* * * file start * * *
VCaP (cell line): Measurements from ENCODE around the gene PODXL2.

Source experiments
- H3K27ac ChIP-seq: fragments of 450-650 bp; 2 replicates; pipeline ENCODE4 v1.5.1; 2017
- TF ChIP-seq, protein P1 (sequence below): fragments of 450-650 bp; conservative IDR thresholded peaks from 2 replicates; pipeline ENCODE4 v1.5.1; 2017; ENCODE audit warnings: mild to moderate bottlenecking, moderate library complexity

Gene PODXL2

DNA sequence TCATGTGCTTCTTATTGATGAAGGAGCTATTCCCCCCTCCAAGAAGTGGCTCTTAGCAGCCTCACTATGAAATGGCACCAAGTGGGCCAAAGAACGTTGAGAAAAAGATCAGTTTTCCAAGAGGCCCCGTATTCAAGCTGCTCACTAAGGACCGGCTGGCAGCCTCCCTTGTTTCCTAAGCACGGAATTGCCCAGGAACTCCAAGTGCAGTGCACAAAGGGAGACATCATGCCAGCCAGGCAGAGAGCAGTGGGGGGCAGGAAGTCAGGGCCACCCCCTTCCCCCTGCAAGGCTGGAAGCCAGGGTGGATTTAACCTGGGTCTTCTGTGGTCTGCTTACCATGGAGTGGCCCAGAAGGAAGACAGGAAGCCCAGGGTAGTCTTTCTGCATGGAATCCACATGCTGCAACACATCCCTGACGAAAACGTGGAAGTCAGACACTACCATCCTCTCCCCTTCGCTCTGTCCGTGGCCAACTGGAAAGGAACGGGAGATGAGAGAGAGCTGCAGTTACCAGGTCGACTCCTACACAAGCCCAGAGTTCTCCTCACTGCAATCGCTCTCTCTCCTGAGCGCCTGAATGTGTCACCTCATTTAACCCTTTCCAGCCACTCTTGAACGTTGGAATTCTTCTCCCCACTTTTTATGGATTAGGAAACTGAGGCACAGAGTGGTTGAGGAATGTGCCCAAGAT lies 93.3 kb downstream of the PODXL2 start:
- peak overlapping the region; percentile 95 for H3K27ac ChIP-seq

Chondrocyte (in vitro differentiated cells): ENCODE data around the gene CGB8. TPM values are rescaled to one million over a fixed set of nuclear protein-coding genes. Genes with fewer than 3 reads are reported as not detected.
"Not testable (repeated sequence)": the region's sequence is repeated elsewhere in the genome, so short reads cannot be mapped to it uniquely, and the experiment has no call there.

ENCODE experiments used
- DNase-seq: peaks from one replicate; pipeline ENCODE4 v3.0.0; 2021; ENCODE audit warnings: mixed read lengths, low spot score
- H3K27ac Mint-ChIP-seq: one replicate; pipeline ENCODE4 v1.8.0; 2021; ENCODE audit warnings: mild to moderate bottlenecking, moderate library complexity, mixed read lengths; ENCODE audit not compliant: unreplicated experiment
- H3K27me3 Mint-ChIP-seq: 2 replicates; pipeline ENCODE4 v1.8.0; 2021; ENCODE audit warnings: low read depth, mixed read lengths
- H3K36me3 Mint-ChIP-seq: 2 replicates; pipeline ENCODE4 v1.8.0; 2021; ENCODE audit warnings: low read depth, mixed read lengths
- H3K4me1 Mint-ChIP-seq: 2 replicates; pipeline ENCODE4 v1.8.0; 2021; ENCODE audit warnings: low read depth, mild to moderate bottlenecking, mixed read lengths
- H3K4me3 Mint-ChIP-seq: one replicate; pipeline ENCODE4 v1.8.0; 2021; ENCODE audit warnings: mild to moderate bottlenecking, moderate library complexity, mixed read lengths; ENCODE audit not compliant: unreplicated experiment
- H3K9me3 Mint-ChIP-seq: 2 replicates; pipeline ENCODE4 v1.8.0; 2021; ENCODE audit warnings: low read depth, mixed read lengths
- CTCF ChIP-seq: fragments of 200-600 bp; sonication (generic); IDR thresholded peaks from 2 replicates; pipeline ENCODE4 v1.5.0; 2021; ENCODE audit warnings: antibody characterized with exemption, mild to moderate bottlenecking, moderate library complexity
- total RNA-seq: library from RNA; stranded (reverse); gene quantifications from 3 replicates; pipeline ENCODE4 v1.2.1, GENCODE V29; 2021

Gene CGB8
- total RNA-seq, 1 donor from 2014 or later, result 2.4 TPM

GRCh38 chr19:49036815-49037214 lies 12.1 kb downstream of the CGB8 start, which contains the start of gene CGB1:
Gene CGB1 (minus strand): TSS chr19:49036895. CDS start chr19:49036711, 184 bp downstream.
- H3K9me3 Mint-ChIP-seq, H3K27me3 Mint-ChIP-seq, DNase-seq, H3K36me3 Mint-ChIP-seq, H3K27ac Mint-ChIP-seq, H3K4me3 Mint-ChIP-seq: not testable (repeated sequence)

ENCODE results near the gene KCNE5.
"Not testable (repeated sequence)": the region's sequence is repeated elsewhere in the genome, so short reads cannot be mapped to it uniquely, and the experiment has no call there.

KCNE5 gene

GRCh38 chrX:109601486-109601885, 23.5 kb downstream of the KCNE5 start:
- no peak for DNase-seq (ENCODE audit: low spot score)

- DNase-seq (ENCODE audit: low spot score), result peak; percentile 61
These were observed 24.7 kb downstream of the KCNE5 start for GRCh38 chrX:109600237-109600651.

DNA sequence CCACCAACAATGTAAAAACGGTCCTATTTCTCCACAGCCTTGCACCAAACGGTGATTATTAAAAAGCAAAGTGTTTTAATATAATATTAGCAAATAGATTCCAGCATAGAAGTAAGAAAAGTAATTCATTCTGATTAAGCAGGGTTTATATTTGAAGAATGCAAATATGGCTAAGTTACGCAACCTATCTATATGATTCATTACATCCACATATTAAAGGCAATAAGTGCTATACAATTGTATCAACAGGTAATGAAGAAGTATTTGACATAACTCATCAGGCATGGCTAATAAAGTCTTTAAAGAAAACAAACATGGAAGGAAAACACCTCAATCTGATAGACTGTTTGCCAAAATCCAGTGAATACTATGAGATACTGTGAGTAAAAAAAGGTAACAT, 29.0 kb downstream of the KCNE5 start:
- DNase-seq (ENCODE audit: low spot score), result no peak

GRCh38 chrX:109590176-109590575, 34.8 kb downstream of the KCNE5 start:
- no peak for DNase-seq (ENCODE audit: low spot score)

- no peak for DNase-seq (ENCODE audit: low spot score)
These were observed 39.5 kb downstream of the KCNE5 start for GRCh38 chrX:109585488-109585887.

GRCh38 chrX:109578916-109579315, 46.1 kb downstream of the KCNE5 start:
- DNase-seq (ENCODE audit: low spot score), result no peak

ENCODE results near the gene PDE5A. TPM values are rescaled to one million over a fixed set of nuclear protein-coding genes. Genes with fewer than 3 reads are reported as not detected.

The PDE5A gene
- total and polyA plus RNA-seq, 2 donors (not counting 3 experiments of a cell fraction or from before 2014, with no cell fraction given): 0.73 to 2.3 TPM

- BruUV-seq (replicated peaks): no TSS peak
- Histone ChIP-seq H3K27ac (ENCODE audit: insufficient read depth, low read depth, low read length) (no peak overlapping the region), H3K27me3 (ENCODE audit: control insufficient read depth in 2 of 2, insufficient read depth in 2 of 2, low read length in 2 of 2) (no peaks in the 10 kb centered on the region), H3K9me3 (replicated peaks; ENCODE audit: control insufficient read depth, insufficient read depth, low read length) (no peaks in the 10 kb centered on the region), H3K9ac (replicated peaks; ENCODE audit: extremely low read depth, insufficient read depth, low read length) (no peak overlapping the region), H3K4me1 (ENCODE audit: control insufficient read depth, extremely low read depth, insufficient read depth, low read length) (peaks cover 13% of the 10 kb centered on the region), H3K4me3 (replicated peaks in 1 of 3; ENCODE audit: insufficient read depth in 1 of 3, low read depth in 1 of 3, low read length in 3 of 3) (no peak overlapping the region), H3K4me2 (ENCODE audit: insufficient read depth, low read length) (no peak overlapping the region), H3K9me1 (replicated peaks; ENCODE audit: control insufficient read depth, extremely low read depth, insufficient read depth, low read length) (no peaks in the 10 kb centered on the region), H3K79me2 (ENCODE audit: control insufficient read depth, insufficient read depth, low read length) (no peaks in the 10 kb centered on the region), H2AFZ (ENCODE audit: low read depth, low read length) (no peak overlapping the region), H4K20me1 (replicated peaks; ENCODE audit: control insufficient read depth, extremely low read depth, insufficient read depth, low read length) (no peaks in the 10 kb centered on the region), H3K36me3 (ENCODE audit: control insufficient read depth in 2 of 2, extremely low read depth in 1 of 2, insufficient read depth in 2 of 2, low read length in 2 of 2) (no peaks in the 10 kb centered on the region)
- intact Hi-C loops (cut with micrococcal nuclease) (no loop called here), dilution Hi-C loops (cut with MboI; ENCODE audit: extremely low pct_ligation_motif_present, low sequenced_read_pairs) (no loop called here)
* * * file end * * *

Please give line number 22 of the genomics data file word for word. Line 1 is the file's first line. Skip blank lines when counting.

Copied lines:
GRCh38 chr19:49036815-49037214 lies 12.1 kb downstream of the CGB8 start, which contains the start of gene CGB1: